NRI Suggests Roles for Japan Based on “Asia’s Growth Scenario”
— Japan to Contribute in Areas of Capital and Technology—
October 12, 2006
Nomura Research Institute, Ltd.
Nomura Research Institute, Ltd. (NRI: Tokyo, Japan; Akihisa Fujinuma, President, CEO & COO) has created a growth scenario for Asia during the 2010s based on the findings of our survey and research activities. This scenario has been built through means of our on-site surveys along with discussions and interviews with researchers in China, India, Thailand and Vietnam, as well as with the executives of local Japanese companies.
From 2010 to 2015, Asian countries will increasingly engage in discussions and negotiations to enter into agreements such as a Free Trade Agreement (FTA) and an Economic Partnership Agreement (EPA) to establish and strengthen cooperation and partnerships in Asia. These efforts will bring about a framework in Asia, on which Japan, NIEs, ASEAN, China and India will base their cooperation with each other to grow dynamically. Under this framework, each country will correspondingly perform certain roles. Specifically, China and India will serve as vast consumption markets. The primary roles of Japan, South Korea, Taiwan and Singapore will be to provide capital and technology. The ASEAN countries will use the invested capital and technology to provide production functions. Establishing closer relationships based on such separation of roles that makes the best use of the characteristics of each country/region will further accelerate the growth of the Asian economy in the 2010s.
As further growth is achieved in Asia, Japan will meet with increased expectations. While China can take the lead in Asia in terms of consumption and investment activities, it is difficult to imagine that China will support the creation of a high value-added industrial structure, which is what other Asian countries most desire, as well as develop and train sufficient human resources to achieve this goal. China's growth will benefit neighboring Asian countries. At the same time, however, China's increased prominence will give rise to the danger of being lost in competition. In an effort to improve competitiveness, each country considers it desirable to promote further cooperation with Japan. In addition, we believe that Japan can contribute in a number of fields such as resource and energy savings and environmental measures. Accordingly, we also believe that Japan will be expected to play greater roles in these spheres in Asia in the future.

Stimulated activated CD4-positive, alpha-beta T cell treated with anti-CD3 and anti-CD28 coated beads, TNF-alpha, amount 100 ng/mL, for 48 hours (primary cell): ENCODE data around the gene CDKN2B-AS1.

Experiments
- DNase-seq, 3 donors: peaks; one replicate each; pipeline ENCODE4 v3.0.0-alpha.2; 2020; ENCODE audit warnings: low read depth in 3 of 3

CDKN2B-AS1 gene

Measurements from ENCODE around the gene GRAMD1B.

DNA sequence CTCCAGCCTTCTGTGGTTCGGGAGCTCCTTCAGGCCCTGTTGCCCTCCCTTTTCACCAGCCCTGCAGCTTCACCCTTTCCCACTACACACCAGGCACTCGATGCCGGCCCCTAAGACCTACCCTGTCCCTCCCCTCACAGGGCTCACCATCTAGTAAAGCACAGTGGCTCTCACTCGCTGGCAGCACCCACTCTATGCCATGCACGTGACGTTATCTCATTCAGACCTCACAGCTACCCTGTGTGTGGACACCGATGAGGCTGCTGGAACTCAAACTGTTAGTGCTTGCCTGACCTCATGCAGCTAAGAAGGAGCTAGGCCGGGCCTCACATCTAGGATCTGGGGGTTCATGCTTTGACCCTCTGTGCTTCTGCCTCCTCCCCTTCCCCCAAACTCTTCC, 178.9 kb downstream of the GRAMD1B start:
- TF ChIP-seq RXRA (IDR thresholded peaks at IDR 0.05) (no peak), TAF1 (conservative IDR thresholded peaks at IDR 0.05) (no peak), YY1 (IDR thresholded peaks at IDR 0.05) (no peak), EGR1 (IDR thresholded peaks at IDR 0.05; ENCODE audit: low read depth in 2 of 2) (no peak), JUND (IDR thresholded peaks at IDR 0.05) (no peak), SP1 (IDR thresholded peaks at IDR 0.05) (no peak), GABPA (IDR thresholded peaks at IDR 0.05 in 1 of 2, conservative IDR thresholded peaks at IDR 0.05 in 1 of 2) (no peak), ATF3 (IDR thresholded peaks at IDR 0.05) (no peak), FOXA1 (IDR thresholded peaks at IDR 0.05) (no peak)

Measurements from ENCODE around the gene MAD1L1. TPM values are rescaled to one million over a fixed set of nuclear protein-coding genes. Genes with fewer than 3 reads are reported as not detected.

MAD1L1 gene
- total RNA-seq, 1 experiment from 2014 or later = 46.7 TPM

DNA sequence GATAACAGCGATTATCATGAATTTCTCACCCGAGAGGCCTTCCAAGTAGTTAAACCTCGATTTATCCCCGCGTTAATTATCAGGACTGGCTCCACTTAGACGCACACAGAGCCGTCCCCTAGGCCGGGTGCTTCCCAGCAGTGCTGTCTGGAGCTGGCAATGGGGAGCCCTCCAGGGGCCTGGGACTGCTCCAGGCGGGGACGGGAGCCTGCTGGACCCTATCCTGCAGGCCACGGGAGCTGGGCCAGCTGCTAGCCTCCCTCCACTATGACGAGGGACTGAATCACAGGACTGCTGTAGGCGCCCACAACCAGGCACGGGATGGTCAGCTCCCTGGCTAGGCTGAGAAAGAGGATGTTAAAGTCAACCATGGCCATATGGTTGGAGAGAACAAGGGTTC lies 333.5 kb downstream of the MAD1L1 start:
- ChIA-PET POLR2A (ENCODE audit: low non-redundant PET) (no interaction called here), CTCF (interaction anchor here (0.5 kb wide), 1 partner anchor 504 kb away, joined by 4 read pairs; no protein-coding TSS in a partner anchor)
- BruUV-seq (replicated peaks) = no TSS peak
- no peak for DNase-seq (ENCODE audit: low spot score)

By considering these circumstances, Japanese companies should redesign their Asian strategies for the future. To fully utilize the advantages generated through closer regional tie-ups and partnerships in Asia, Japanese companies should implement management reforms to operate businesses embracing all of Asia, rather than implementing business strategies targeting specific countries/regions as in the past. Definite measures for this purpose include the development of human resources well versed in Asia as a whole, the rebuilding of company-wide functions to enable the formulation of strategies envisioning all of Asia and decision making from a perspective that covers Asia as a complete entity.
Both the Japanese government and Japanese companies should be more strongly committed to Asian issues and contribute to the establishment and promotion of mutual tie-ups and partnerships within the region.
NRI plans to publish our projections on the outlook for Asia in the 2010s and our proposals for business strategies to be taken by Japanese companies as a book entitled “2010-nen no Asia to Nihon (Asia and Japan in 2010)” on November 2 by Toyo Keizai Inc. In the future, NRI will continue to analyze business trends in Asia and propose appropriate directions for business throughout all of Asia.
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Yukako Seto / Ai Ohara
Corporate Communications Department
Nomura Research Institute, Ltd.
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